Here’s another case that illustrates the type of unconventional “justice” that is being meted out by the EEOC these days.
A veteran white male police officer, 48, was passed over for the position of lead police officer at the Dallas Veterans Affairs Medical Center in Dallas, TX.
An African-American female “in her 20s” whom the EEOC agreed had spent “a relatively brief time in the workforce” was rated as the top candidate. Her experience was as a military police sergeant in a combat zone in Afghanistan. She got the job.
The complainant was working as a senior detective at the center. His experience included service as a Sargent in the Army military police and ten years as a deputy sheriff and lead detective. He had become certified as a Dallas police officer so he would be knowledgeable about local issues. And he received several commendations by the department.
The hiring panel, which consisted of three Lieutenants, unanimously ranked the female as the top candidate out of a field of 13.
The complainant argued the veterans administration implemented a selection process that was pretext “to permit the selection of a younger minority candidate regardless of the candidate’s qualifications.” Among other things, he said, the administration failed to follow promotion criteria outlined in its regulations and in its Collective Bargaining Agreement with the Union.
Furthermore, he said the Assistant Chief, and not the Chief, was the actual selecting official and made comments about his age. He said other candidates felt the process was unfair and a veteran Sargent and other unnamed witnesses told him “the Agency was deliberately seeking to fill the position with an individual of a specific race or gender.”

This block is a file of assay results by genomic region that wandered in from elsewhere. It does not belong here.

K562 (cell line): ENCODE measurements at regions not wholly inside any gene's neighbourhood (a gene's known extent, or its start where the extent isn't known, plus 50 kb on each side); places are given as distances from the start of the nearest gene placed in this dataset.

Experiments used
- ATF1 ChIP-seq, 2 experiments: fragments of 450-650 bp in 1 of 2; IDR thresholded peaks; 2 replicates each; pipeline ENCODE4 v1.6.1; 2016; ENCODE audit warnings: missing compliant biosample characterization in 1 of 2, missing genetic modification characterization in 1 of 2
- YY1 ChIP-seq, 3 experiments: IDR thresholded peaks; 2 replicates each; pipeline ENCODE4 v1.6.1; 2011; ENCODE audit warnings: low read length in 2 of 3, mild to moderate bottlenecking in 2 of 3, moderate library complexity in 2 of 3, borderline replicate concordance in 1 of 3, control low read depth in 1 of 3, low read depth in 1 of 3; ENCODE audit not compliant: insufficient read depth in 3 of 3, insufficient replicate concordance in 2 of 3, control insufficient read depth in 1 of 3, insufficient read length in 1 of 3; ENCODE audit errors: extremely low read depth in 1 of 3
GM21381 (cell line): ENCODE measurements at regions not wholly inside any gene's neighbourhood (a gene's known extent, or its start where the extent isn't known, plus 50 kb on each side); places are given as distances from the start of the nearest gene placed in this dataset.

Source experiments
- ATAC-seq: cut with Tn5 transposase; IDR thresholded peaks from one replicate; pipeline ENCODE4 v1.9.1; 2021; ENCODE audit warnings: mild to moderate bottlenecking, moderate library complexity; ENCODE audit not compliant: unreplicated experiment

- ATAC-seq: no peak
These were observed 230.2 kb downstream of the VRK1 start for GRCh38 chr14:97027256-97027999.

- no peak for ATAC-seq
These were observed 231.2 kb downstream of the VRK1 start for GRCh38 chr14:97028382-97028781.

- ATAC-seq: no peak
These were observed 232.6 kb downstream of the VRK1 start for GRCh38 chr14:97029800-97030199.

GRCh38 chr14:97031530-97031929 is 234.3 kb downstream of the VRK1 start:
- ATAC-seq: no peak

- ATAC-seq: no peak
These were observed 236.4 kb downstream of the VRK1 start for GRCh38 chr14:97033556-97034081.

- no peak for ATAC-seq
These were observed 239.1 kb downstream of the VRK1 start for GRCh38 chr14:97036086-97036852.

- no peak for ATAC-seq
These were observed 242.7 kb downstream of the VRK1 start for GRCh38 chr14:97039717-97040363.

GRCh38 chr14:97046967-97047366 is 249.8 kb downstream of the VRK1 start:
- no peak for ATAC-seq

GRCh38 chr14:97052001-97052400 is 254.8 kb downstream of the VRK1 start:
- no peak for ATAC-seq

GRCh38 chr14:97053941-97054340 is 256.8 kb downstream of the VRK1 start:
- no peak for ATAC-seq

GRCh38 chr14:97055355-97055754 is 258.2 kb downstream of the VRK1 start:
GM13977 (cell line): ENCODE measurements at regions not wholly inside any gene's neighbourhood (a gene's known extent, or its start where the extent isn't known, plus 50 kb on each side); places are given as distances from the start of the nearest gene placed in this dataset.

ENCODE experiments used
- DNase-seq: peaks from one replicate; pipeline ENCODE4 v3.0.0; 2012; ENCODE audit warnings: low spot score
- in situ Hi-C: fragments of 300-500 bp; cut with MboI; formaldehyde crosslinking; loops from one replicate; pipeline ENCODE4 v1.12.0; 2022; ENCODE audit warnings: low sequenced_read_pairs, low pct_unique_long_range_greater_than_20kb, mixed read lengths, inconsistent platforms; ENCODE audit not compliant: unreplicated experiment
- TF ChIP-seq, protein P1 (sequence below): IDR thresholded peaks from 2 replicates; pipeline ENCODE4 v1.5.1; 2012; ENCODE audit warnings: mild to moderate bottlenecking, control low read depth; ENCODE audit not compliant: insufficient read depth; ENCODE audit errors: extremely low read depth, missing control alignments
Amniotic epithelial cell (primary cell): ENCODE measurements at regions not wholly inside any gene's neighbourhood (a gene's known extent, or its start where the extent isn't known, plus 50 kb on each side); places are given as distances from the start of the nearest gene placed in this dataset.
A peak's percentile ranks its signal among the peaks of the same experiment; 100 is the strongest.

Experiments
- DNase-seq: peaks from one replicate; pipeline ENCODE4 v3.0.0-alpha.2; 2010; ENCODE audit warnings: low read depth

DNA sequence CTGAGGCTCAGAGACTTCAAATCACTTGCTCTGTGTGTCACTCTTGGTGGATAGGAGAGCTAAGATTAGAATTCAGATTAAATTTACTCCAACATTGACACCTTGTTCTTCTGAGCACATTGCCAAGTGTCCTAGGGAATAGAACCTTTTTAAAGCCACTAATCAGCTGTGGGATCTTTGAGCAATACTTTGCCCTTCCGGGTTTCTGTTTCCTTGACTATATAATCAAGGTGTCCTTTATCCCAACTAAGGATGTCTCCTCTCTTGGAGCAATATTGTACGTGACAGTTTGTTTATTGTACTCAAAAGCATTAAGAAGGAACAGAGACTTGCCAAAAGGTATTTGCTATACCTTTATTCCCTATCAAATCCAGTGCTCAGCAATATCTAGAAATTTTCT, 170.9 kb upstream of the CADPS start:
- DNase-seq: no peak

In August, EEOC Appeals Judge Carlton M. Hadden, director of the EEOC Office of Federal Operations, dismissed – without a hearing – the male officer’s claim that he was a victim of race and age discrimination.
Hadden conceded the record showed the panelists were not “briefed on” promotion and interview “requirements” but said there was no evidence this omission was “motivated by discrimination.”
One wonders how anyone could prove the omission was motivated by discrimination? And, doesn’t it say something that the process deviated from the norm?
Hadden also ruled the complainant did not show that his qualifications were “demonstrably superior.” In fact, Hadden writes, “we find (she) arguably has more experience in the intangible areas sought by the Panel, such as poise, compassion, leadership, and the ability to cope with stress …” She had more poise and compassion? How can traits like this be measured?
There may be some cosmic justice in selecting an African-American female for the position, given that both African-Americans and females historically have been unrepresented in the leadership ranks of the veterans administration. But, isn’t it the job of the EEOC to implement laws passed by Congress and not selectively ignore them? If this is acceptable, why pretend we have discrimination laws? Why have an equal opportunity complaint process?
Consider the waste – the government and complainant spend years producing legal documents, conducting depositions and engaging in discovery. Then the EEOC rules she had more poise?
The complainant now has the option of going to federal court but he has three strikes against him. And will that process be fair? Does he want to gamble more money and spend more years in conflict?
Pseudonyms were included in the EEOC decision. The case is Grady K, v. Dr. David J. Shulkin, Secretary, Department of Veterans Affairs, Appeal No. 0120151950 (August 3, 2017).